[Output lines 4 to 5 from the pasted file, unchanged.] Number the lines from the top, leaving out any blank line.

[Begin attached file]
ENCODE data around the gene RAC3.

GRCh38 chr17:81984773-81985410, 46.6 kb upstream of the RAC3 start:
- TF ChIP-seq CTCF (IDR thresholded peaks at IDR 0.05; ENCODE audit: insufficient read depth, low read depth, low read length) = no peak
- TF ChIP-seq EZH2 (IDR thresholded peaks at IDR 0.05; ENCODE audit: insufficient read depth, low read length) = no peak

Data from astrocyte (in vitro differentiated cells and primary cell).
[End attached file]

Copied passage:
- TF ChIP-seq EZH2 (IDR thresholded peaks at IDR 0.05; ENCODE audit: insufficient read depth, low read length) = no peak

Data from astrocyte (in vitro differentiated cells and primary cell).